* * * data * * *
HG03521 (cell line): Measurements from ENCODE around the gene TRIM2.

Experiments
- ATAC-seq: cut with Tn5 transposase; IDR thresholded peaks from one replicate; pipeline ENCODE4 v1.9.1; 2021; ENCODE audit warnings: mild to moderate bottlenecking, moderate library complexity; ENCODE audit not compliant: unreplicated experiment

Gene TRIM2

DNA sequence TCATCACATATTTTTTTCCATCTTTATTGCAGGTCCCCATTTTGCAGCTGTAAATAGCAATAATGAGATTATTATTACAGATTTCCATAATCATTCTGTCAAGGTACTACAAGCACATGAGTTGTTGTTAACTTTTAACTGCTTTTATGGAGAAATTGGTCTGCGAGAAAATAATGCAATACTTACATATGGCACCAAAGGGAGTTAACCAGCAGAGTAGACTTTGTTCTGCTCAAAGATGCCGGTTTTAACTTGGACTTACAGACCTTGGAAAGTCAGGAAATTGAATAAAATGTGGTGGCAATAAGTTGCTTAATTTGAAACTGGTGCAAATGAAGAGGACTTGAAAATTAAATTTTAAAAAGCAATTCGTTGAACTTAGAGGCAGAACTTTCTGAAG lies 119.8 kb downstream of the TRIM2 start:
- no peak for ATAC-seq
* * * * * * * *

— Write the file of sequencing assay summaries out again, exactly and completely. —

HG03521 (cell line): Measurements from ENCODE around the gene TRIM2.

Experiments
- ATAC-seq: cut with Tn5 transposase; IDR thresholded peaks from one replicate; pipeline ENCODE4 v1.9.1; 2021; ENCODE audit warnings: mild to moderate bottlenecking, moderate library complexity; ENCODE audit not compliant: unreplicated experiment

Gene TRIM2

DNA sequence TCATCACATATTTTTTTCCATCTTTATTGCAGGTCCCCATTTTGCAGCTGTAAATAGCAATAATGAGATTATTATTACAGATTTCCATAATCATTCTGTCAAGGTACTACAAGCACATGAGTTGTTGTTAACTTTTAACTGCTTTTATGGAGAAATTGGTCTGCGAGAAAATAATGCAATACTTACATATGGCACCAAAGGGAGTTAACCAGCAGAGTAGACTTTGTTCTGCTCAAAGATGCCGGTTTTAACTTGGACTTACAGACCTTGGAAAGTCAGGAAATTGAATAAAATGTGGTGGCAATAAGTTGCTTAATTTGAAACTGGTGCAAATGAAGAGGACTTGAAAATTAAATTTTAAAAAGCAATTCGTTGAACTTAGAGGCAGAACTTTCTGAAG lies 119.8 kb downstream of the TRIM2 start:
- no peak for ATAC-seq